His Excellency Khandu Wangchuk
Minister for Foreign Affairs
Head of Delegation of the Kingdom of Bhutan

at the
58th Regular Session of the United Nations General Assembly
New York
30 September 2003

Mr. President,

Mr. Secretary-General,

Distinguished Delegates,

It gives my delegation immense satisfaction to see Your Excellency in the high seat of the Presidency, not only because of Your Excellency's wide experience and proven abilities, but because St. Lucia, a small country like Bhutan, has assumed leadership of the General Assembly at this critical juncture of its history. We are confident that under your able leadership and guidance, our deliberations on the many important and challenging issues that confront our world today will be fruitful.

Allow me also to take this opportunity to express our deep appreciation to His Excellency Mr. Jan Kavan for his excellent stewardship of the 57th session. His Presidency has enhanced the esteem of the international community both for himself personally and for the Czech Republic.

My delegation would like to pay a special tribute to our distinguished Secretary General Mr. Kofi Annan for his dynamic leadership and tireless efforts to revitalize the United Nations and enable it to assume its rightful role at a very challenging time in our history.

Mr. President,

We have gathered in this magnificent hall year after year, bound together by a common vision of a peaceful, prosperous and just world. The end of the cold war renewed our hope to bring to fruition our collective aspirations enshrined in the Charter of the United Nations. The historic Millennium Summit ushered in a sense of optimism that we can bring about a world free from want and fear. The horrific events of September 11 have unfortunately, shaken the very foundations of our nascent faith in our ability to deliver a new era of peace and prosperity. The situation in Iraq is a serious challenge to the international community. Three years ago, we stood united and confident about the prospects in the new millennium, giving a ray of hope to millions around the world. Sadly today, we stand as a house divided, uncertain about the future, and unsure whether we can rid the world of the vicious circle of conflict, poverty and fear that has plagued humankind for centuries.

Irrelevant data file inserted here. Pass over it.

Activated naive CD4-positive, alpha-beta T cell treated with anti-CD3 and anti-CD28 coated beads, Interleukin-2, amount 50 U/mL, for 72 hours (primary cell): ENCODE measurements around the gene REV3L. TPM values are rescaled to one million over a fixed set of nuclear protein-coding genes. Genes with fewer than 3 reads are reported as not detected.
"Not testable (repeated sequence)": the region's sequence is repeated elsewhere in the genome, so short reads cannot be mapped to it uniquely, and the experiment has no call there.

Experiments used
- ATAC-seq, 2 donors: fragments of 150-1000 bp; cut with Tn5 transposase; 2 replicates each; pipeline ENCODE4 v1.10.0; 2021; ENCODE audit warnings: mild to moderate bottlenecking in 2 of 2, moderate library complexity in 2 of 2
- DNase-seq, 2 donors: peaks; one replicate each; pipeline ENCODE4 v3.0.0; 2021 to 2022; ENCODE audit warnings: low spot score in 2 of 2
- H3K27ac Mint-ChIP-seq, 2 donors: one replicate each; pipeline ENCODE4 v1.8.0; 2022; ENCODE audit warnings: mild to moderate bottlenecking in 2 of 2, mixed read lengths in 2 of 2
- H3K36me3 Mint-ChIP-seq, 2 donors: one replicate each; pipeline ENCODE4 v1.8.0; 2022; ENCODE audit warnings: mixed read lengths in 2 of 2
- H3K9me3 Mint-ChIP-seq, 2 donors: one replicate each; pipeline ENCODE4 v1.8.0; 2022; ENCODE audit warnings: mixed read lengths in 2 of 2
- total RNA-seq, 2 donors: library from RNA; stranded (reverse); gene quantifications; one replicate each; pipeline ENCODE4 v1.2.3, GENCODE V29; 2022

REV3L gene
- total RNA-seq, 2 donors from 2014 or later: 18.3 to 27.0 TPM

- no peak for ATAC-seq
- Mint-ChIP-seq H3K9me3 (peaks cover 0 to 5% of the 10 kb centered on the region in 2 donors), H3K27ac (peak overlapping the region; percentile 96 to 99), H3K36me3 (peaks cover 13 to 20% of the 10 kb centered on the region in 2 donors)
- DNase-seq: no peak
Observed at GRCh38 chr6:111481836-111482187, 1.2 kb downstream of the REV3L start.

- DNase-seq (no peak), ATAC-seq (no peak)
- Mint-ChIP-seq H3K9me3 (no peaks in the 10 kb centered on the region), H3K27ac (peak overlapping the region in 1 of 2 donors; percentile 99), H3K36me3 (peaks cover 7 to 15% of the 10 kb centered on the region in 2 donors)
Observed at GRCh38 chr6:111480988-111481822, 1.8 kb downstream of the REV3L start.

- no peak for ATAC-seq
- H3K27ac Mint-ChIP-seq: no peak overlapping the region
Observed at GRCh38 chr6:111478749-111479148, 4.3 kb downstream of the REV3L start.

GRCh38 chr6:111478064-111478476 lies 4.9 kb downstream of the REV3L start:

Mr. President,

It is clear that international peace and security and eradication of poverty remain the most pressing challenges confronting the international community. What must be recognized is the undeniable but often overlooked fact that these overarching goals are inter-linked and cannot be achieved in isolation. There can be no prosperity without peace and security. At the same time, peace and security cannot be sustained if billions are deprived of the basic necessities of life. Our collective resolve to combat the menace of terrorism must be matched with an equal commitment to eradicate the scourge of poverty that afflicts more than half the world's population.

Mr. President,

We welcome your intention to focus the assembly's effort on the implementation of the outcomes of United Nations summits and conferences, including the Millennium Declaration Goals. The realization of a new economic order that is inclusive, equitable and sustainable is an imperative that must be pursued with renewed focus and resolve. The Millennium Declaration provides a clear set of targets and steps to be undertaken to achieve them. The Monterrey Consensus, the Doha Development Agenda and the Johannesburg Declaration provided further impetus towards the achievement of the MDGs. Yet, 33 countries that together account for 26% of world population, are reported to be off-tract on more than half of the MDGs. The lack of progress so far is indeed disconcerting.

While emphasizing the need to accelerate the implementation of the commitments by both developed and developing countries at the various international conferences, my delegation would like to highlight the critical need for adequate financing mechanisms through trade, investment and ODA. In particular, my delegation hopes that the special needs and vulnerabilities of LDCs, LLDCs, and SIDs will be comprehensively addressed as called for in the Brussels Program of Action, the Almaty Declaration and the Barbados Plan of Action

Mr. President,

Of the 33 countries off-tract in achieving the MDGs, 23 are in Sub-Saharan Africa, highlighting the need for special attention to Africa, My delegation calls on the international community to lend its full support to the implementation of NEPAD. International support is particularly crucial for those countries emerging from conflicts for without the rehabilitation of social and economic infrastructure, progress in peace making cannot be sustained. In this context, we hope that the international community will also provide the necessary support to the peoples of Afghanistan and Iraq as they endeavor to rebuild their nations under the most trying circumstances.

Mr. President,

Every member of the United Nations has the responsibility to eradicate poverty and create an enabling environment for peace and security. It is in the mutual interest of all nations, small or large, developed or developing, to collectively promote global prosperity and peaceful co¬

I thank you, Mr. President.